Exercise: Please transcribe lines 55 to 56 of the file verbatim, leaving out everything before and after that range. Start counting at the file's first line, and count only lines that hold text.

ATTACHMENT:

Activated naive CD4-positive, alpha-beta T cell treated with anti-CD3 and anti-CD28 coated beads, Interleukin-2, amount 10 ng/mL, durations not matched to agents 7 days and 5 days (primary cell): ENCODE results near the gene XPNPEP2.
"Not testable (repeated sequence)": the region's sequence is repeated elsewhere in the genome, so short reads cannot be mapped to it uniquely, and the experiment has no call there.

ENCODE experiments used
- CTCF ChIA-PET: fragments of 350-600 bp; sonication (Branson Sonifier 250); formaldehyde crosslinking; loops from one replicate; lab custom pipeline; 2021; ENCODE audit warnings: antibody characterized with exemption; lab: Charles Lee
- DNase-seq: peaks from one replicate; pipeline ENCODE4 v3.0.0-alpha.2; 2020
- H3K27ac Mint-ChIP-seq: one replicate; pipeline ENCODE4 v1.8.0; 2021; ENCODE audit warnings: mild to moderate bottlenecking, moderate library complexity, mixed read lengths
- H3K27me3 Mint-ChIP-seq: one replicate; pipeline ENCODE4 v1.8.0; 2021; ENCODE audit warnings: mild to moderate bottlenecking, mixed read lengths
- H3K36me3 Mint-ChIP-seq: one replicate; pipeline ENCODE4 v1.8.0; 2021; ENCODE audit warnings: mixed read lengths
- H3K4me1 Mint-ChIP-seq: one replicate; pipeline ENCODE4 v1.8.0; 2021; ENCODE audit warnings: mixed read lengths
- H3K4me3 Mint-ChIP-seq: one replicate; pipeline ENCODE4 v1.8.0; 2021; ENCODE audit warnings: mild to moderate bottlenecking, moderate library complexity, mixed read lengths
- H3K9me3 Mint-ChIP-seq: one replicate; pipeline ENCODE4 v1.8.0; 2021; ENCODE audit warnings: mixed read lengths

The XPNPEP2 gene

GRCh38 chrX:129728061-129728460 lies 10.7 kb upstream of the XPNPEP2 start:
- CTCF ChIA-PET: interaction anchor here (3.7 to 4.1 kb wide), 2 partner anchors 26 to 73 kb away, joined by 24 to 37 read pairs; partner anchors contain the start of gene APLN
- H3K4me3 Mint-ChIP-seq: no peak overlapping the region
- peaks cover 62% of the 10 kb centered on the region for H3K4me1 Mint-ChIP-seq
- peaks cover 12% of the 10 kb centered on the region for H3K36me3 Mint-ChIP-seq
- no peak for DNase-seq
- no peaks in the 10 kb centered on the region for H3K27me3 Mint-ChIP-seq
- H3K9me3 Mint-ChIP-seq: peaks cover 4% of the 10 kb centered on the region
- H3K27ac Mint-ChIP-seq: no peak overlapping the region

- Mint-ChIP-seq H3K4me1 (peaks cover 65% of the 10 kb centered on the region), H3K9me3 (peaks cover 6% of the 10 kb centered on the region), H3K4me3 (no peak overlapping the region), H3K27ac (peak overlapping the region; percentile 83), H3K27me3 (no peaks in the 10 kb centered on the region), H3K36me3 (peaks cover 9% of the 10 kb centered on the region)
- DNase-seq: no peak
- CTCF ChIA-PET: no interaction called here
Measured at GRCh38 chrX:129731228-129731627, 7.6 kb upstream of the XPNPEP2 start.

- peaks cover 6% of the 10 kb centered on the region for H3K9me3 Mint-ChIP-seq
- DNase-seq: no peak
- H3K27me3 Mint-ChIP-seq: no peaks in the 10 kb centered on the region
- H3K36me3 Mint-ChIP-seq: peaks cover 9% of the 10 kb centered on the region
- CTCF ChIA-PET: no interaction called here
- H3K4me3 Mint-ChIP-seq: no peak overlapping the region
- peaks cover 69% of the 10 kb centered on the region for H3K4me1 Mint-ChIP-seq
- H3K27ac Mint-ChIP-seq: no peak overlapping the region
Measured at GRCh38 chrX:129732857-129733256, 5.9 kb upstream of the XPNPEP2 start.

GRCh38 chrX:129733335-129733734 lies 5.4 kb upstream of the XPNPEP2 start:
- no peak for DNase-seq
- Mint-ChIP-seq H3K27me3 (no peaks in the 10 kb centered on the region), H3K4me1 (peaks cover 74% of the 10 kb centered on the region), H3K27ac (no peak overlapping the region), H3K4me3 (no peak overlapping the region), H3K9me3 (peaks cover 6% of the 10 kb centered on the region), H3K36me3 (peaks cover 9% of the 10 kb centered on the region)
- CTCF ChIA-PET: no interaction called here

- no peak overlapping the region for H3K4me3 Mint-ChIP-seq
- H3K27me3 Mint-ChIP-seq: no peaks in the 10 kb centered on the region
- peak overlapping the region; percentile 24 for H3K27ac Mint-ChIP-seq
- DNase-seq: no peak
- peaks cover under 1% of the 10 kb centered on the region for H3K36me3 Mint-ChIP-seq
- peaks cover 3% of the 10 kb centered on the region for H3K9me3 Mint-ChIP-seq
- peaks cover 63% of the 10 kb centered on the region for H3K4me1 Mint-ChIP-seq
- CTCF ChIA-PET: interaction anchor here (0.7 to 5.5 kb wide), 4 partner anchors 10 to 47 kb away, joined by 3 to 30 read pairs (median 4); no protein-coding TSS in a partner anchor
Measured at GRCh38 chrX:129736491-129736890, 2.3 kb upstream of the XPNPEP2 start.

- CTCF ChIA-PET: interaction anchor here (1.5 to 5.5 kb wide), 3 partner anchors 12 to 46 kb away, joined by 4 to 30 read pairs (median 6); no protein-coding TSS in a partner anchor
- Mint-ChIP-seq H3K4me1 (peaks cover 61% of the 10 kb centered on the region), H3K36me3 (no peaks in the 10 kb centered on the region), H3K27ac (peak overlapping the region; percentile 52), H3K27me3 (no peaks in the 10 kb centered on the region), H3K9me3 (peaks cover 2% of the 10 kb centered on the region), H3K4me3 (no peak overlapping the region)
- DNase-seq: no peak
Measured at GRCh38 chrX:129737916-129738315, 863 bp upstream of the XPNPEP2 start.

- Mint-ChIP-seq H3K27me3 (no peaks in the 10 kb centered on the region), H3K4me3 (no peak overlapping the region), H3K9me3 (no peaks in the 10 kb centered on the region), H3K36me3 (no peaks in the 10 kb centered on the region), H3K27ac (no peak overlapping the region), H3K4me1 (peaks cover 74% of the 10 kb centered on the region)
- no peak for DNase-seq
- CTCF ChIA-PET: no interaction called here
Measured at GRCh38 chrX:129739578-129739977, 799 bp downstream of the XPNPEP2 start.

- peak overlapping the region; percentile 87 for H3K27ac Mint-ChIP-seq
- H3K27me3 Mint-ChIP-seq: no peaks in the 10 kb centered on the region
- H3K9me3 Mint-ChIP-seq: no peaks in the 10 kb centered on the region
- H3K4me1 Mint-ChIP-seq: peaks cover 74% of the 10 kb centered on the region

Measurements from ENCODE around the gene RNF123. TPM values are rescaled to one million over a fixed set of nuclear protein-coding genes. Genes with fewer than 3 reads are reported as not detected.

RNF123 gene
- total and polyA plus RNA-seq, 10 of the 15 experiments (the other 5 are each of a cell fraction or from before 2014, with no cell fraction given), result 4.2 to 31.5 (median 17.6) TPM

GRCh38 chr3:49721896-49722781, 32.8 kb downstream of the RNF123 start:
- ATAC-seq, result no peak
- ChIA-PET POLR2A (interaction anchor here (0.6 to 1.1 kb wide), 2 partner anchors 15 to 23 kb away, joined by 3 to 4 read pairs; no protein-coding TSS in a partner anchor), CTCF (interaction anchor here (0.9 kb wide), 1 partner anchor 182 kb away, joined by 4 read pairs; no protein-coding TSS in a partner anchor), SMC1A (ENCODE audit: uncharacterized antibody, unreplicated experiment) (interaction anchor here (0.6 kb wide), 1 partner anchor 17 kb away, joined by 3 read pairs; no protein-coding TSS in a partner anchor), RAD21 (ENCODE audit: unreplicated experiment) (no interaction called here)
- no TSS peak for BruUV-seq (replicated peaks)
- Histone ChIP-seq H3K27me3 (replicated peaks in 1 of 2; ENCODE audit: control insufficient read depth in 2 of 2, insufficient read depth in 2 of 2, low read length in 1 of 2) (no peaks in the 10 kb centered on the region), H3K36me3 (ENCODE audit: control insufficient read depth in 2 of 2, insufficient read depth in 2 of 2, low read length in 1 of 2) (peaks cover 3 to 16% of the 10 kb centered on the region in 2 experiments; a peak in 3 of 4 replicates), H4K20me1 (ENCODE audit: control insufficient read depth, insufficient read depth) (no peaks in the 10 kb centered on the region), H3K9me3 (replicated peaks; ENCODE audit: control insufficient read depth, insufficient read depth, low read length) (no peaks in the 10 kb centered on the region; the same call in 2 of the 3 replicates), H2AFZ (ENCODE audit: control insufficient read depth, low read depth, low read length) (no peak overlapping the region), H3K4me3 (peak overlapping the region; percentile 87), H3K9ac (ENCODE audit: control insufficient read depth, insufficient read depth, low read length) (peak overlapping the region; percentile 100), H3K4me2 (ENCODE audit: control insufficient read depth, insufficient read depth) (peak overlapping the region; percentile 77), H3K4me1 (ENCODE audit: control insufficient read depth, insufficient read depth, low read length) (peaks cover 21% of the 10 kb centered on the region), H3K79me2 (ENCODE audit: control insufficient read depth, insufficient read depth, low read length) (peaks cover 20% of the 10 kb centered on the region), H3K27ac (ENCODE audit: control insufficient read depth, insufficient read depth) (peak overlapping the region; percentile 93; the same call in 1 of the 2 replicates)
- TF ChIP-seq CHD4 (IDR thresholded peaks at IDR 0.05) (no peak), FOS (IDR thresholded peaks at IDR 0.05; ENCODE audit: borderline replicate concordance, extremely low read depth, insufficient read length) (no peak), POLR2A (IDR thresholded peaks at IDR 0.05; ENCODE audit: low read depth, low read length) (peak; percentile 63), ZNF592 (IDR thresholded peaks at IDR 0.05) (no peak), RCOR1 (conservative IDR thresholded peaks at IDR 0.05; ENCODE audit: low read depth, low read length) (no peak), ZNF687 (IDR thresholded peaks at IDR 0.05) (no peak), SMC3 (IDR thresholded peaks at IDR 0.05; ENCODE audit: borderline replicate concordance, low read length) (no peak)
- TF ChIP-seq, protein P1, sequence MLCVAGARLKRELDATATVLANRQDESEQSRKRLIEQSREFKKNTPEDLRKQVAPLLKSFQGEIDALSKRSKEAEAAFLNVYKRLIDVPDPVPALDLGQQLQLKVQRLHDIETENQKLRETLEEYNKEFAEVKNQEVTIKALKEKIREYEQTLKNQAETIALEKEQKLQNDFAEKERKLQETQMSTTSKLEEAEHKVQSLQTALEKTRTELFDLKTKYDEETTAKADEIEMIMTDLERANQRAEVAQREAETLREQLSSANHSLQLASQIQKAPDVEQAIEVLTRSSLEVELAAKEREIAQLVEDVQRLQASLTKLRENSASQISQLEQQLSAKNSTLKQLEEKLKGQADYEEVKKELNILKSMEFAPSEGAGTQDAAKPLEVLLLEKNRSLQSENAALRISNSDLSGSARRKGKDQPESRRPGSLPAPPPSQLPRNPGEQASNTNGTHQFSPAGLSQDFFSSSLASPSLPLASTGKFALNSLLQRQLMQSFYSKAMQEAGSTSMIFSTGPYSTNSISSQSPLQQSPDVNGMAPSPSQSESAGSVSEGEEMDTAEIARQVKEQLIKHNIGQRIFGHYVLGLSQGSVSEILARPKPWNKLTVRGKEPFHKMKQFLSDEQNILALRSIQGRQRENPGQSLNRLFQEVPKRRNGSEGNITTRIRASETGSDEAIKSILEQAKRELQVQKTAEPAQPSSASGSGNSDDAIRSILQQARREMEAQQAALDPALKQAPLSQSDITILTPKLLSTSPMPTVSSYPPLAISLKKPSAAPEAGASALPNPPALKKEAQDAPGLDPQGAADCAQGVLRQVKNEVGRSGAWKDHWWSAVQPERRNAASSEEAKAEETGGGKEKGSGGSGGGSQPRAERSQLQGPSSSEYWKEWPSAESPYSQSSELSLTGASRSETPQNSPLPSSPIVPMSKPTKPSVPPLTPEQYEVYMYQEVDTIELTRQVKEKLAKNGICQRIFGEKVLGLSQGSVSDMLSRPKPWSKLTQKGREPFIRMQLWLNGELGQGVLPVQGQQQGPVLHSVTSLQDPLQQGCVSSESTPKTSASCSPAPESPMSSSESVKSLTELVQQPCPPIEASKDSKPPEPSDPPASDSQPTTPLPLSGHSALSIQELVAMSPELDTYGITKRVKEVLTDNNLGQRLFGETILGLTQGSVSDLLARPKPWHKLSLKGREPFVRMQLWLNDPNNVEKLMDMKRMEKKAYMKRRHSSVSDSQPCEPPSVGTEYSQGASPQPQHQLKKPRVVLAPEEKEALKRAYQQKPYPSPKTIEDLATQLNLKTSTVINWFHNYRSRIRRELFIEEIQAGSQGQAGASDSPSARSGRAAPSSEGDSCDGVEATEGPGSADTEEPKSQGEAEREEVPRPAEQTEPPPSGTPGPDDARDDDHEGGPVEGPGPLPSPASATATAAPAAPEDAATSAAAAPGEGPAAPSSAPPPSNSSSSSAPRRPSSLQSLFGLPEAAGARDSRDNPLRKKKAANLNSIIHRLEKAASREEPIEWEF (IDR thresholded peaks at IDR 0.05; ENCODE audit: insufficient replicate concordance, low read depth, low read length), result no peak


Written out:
Measured at GRCh38 chrX:129739578-129739977, 799 bp downstream of the XPNPEP2 start.

- peak overlapping the region; percentile 87 for H3K27ac Mint-ChIP-seq